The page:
[toc]According to Wayne Parry of the Associated Press, the New Jersey Legislature is considering a new bill that would make several changes to a 2011 law that authorized the creation of two smaller-scale, boutique casinos in Atlantic City.
The new bill is one of many proposals being considered in the legislature as a means to stave off bankruptcy for Atlantic City, and is meant to make the 2011 law more palatable to potential boutique casino developers.
The boutique casino law
In January of 2011, New Jersey Governor Chris Christie signed the boutique casino bill sponsored by Assemblyman John Burzichelli, authorizing the city to license two “boutique” casinos. The intention of the bill was to lure moneyed developers, particularly Hard Rock International, to Atlantic City by allowing them to build a hotel and casino on a much smaller scale than the current properties in Atlantic City, by reducing the potential cost of the project.
Unfortunately, despite the scaled down size and overhead costs, the bill still possessed several strong barriers to entry, as the boutique casinos would have to be built from scratch. The law also imposed requirements for future hotel expansion on at least one of the two boutique casinos.
These barriers, coupled with the economic situation in Atlantic City, which has seen four of its 12 casinos close since the start of 2014, has kept companies from going forward with a boutique casino in the city.
What the new bill would do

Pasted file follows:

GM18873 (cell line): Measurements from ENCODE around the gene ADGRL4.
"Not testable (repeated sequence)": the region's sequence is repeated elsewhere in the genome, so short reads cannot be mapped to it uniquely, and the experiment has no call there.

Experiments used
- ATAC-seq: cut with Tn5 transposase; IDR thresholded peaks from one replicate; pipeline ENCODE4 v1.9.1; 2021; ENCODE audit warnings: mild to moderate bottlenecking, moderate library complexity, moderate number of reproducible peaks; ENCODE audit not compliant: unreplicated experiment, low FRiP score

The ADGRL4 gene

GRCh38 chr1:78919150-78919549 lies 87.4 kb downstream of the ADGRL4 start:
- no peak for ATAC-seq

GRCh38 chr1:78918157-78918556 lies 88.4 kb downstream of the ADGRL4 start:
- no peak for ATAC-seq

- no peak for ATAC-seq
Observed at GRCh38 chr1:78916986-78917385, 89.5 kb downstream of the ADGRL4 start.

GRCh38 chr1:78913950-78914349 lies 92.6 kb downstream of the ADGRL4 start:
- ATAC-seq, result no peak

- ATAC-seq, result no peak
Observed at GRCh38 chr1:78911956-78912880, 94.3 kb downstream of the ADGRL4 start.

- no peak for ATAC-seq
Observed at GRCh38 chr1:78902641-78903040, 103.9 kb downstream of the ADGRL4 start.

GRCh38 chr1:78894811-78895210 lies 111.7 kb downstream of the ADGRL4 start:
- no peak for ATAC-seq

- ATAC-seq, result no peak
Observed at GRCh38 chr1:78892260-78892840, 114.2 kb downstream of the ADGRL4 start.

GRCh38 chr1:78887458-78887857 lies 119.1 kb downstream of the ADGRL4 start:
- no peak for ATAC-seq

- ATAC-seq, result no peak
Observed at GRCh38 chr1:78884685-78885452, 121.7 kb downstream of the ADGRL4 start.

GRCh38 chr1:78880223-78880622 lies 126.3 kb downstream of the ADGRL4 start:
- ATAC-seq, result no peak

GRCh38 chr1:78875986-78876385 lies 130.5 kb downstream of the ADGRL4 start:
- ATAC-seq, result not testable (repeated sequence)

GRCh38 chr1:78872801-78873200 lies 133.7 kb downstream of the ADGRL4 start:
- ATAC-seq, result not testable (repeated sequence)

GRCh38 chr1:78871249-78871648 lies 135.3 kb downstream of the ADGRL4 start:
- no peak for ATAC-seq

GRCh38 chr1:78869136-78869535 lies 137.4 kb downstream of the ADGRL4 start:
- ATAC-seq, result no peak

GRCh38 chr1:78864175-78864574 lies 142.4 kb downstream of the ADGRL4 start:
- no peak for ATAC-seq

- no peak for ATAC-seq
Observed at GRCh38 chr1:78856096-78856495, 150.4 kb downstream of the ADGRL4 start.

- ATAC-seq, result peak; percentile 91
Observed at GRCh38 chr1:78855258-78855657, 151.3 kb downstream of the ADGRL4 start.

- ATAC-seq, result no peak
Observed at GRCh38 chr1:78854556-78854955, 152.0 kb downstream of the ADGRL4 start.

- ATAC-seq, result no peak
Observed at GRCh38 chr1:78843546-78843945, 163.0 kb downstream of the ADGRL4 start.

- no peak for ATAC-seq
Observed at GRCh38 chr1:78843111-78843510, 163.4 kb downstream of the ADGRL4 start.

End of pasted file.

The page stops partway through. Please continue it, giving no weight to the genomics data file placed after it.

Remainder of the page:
The new bill would do away with both of the provisions noted above. The proposed changes would allow a current hotel in the city to add gambling, as well as removing the stipulation that one of the casinos would have to expand to 500 or more hotel rooms in the future.
As Parry notes, similar attempts to modify the 2011 boutique casino law have been proposed in recent years, but these measures have failed to gain any traction. Proponents of the changes are likely banking that the sheer desperation of the situation in Atlantic City might lead to more support this time around, but considering this is more of a long-term plan to rejuvenate the city’s gaming industry, it might be dismissed out of hand while lawmakers try to rescue the city from an impending bankruptcy.
The 30,000 foot view
The proposed changes to the 2011 law are just the latest everything but the kitchen sink attempt by the legislature to “rescue” Atlantic City.
The city is currently facing a budget crisis that could see it run out of money before the calendar turns to April, which has led to several short-term aid bills being introduced, as well as several proposed long-term fixes.
In January, New Jersey Governor Chris Christie vetoed a comprehensive rescue package for Atlantic City, leaving the city on the verge of bankruptcy. Compounding the problem is a nine-figure tax refund the city owes Borgata that dates back to 2009, and Borgata is demanding the city pay with threat of withholding future tax payments to the municipality.
In addition to softening the requirements on potential boutique casino operators, the legislature is also working on a bill that would authorize casinos to be built outside of Atlantic City, with a significant percentage of the revenue earmarked for Atlantic City revitalization efforts.
The North Jersey casino plan is an extremely polarizing issue, with vocal opponents and proponents of the idea.
Image Andrew F. Kazmierski / Shutterstock.com